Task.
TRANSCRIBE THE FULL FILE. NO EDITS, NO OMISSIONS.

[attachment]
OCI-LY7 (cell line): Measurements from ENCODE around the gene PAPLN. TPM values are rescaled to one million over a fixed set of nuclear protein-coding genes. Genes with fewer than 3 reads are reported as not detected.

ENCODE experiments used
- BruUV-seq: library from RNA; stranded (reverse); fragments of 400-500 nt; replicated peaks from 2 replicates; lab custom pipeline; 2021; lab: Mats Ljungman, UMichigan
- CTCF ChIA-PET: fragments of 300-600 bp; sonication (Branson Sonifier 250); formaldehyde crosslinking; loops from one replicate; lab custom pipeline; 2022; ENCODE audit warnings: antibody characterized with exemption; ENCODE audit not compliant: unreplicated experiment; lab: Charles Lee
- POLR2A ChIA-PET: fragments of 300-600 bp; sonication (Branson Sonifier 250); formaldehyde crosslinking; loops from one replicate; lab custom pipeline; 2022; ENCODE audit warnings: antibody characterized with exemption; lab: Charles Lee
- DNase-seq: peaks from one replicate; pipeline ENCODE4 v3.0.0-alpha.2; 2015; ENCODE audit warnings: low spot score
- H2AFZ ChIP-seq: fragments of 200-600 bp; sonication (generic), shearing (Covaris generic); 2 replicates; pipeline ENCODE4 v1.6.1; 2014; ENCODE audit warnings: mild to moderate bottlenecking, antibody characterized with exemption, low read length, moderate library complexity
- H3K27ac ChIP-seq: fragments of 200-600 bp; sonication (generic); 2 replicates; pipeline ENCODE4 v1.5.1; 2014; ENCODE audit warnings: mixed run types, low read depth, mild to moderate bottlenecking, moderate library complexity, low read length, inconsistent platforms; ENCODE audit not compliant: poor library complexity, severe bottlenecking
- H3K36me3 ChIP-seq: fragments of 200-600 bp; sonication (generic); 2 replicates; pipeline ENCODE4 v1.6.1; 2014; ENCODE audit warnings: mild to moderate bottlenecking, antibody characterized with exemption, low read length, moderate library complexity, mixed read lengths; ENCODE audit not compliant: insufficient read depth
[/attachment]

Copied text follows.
OCI-LY7 (cell line): Measurements from ENCODE around the gene PAPLN. TPM values are rescaled to one million over a fixed set of nuclear protein-coding genes. Genes with fewer than 3 reads are reported as not detected.

ENCODE experiments used
- BruUV-seq: library from RNA; stranded (reverse); fragments of 400-500 nt; replicated peaks from 2 replicates; lab custom pipeline; 2021; lab: Mats Ljungman, UMichigan
- CTCF ChIA-PET: fragments of 300-600 bp; sonication (Branson Sonifier 250); formaldehyde crosslinking; loops from one replicate; lab custom pipeline; 2022; ENCODE audit warnings: antibody characterized with exemption; ENCODE audit not compliant: unreplicated experiment; lab: Charles Lee
- POLR2A ChIA-PET: fragments of 300-600 bp; sonication (Branson Sonifier 250); formaldehyde crosslinking; loops from one replicate; lab custom pipeline; 2022; ENCODE audit warnings: antibody characterized with exemption; lab: Charles Lee
- DNase-seq: peaks from one replicate; pipeline ENCODE4 v3.0.0-alpha.2; 2015; ENCODE audit warnings: low spot score
- H2AFZ ChIP-seq: fragments of 200-600 bp; sonication (generic), shearing (Covaris generic); 2 replicates; pipeline ENCODE4 v1.6.1; 2014; ENCODE audit warnings: mild to moderate bottlenecking, antibody characterized with exemption, low read length, moderate library complexity
- H3K27ac ChIP-seq: fragments of 200-600 bp; sonication (generic); 2 replicates; pipeline ENCODE4 v1.5.1; 2014; ENCODE audit warnings: mixed run types, low read depth, mild to moderate bottlenecking, moderate library complexity, low read length, inconsistent platforms; ENCODE audit not compliant: poor library complexity, severe bottlenecking
- H3K36me3 ChIP-seq: fragments of 200-600 bp; sonication (generic); 2 replicates; pipeline ENCODE4 v1.6.1; 2014; ENCODE audit warnings: mild to moderate bottlenecking, antibody characterized with exemption, low read length, moderate library complexity, mixed read lengths; ENCODE audit not compliant: insufficient read depth